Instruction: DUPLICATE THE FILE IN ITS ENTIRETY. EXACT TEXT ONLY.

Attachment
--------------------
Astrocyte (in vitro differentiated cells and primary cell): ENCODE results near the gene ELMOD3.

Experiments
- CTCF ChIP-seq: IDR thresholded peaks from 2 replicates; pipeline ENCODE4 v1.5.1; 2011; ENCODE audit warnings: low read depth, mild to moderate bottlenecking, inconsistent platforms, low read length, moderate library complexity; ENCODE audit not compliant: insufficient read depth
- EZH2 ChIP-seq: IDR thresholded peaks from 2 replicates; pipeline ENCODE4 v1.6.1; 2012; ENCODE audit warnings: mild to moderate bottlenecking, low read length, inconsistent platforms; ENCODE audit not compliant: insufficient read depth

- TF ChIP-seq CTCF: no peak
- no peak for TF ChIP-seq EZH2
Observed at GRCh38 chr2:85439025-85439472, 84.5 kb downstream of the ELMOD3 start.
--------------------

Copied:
Astrocyte (in vitro differentiated cells and primary cell): ENCODE results near the gene ELMOD3.

Experiments
- CTCF ChIP-seq: IDR thresholded peaks from 2 replicates; pipeline ENCODE4 v1.5.1; 2011; ENCODE audit warnings: low read depth, mild to moderate bottlenecking, inconsistent platforms, low read length, moderate library complexity; ENCODE audit not compliant: insufficient read depth
- EZH2 ChIP-seq: IDR thresholded peaks from 2 replicates; pipeline ENCODE4 v1.6.1; 2012; ENCODE audit warnings: mild to moderate bottlenecking, low read length, inconsistent platforms; ENCODE audit not compliant: insufficient read depth

- TF ChIP-seq CTCF: no peak
- no peak for TF ChIP-seq EZH2
Observed at GRCh38 chr2:85439025-85439472, 84.5 kb downstream of the ELMOD3 start.